Our model economy features two main channels by which informality affects the propagation of shocks: a labor and a financial channel. First, the informal sector provides the economy with an employment alternative that increases the flexibility of the labor market in response to shocks, reducing inflationary pressures arising from labor demand spurs. Second, due to its lack of access to credit markets, the informal sector reduces the sensitivity of unit costs to changes in interest rates. In contrast, the formal sector borrows to cover its working capital needs, so unit costs and then inflation are affected by the interest rate through a credit cost channel (see Ravenna and Walsh (2006) and Fiore and Tristani (2013)). The combination of both channels determines how different types of shocks are propagated to the economy, shaping the dynamics of inflation.

We calibrate the economy to Mexican data. Mexico is a good example of an emerging economy with a large informal sector and for which micro data on labor flows are available. In our numerical simulations, we show that demand shocks lead to a pro-cyclical adjustment of the informality rate, as in Castillo and Montoro (2010), so that similar increases in aggregate demand lead to a larger increase in total employment and output in the economy with an informal sector, and therefore to a a smaller increase in real wages and inflation. However, the same buffering mechanism makes inflation more responsive to supply shocks with informality. This is because a negative technology shock increases unit costs more in the presence of an informal sector due to the smaller reduction in wages.

The model also incorporates financial shocks affecting the interest rate paid by firms in the formal sector. We show that these shocks drive a counter-cyclical informality rate. Through the financial channel, a lending interest rate hike increases unit costs in the formal sector, contracting formal employment and making the informality option more attractive. Hence, the informal sector mitigates the response to the financial shock of total employment and output, while also dampening inflationary pressures coming from increases in unit costs.

To sum up, in our quantitative model the presence of an informal sector stabilizes inflation when the main perturbations in the economy correspond to demand or financial shocks, but amplifies it under technology shocks. We show that these results are robust to changes in parameter values, with an important caveat. When the flexibility of the formal sector increases, measured by the formal labor turnover, the buffering effect of informality is less important and the financial channel plays a central role, overturning some of the results.

We also analyze the transmission of monetary policy as innovations to the Taylor rule, and show in our calibrated model that monetary policy is less effective in stabilizing the economy in the presence of an informal sector (i.e., requires a larger output sacrifice to achieve a similar reduction in inflation) compared to the model without informality. Here the labor and financial channels discussed before work in the opposite direction. The buffering effect of informality implies that the contraction in labor demand associated to an interest rate hike can be absorbed by a rapid decline in informal workers together with a smaller fall in real wages. This makes the Phillips curve flatter, making disinflation harder to achieve. On the other hand, interest rates have a direct impact on unit labor costs through the financial channel, also making more difficult for monetary policy to reduce inflation; yet this effect is weaker when we add an informal sector, less sensitive to interest rate changes. Our quantitative results suggest that the labor channel is more important than the financial channel for monetary policy transmission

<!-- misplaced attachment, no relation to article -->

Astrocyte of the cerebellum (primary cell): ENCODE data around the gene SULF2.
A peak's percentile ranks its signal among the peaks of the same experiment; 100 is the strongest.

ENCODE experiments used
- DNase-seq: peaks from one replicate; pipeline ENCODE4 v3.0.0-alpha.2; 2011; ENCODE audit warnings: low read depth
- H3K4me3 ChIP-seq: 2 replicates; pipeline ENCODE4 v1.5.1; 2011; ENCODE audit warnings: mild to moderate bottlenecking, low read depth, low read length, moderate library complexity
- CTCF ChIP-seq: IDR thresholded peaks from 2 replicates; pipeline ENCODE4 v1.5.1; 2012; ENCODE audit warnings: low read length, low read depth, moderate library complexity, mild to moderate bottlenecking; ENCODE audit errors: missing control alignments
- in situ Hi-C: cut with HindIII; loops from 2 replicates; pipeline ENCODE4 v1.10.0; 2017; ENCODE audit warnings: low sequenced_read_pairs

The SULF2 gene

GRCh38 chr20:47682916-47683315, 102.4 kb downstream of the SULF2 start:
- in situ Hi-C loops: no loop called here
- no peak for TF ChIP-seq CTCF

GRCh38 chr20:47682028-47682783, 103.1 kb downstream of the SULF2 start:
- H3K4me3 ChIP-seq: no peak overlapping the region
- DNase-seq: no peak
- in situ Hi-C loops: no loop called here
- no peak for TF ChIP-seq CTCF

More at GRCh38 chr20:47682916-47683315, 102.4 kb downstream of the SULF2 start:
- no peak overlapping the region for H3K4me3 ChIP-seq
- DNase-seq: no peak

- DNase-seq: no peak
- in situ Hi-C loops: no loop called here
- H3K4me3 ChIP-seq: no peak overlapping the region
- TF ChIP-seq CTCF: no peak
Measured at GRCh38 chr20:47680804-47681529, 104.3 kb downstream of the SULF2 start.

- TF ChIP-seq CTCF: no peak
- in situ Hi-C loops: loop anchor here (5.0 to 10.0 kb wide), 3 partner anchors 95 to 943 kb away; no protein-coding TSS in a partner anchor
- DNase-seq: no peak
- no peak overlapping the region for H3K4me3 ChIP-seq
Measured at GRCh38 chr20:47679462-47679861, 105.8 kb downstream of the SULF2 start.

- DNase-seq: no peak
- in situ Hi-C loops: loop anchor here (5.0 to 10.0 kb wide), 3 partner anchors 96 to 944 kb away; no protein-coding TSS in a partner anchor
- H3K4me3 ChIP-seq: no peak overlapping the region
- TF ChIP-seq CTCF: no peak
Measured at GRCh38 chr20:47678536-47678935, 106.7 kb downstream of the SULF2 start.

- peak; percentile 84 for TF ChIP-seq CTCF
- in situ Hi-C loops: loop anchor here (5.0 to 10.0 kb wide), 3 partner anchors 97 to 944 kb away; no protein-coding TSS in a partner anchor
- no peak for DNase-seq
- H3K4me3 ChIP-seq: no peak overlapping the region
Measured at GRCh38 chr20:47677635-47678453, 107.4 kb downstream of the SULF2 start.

A wide literature has studied the role of the informal sector in shaping real business cycle models in emerging economies. A common theme is that while the existence of an informal sector adds flexibility to the labor market, this flexibility comes at a cost. Because the productivity of the informal sector is typically low, changes in the composition of workers during a recession can amplify changes in TFP. In two recent papers, Leyva and Urrutia (2018) and Horvath (2018) stress the role of interest rate shocks to small open economies to account for the observed cyclical properties of employment and the informality rate. We borrow from Leyva and Urrutia (2018) the main setup for the real side of the economy, adding a working capital constraint for formal firms as in Horvath (2018) and nominal rigidities.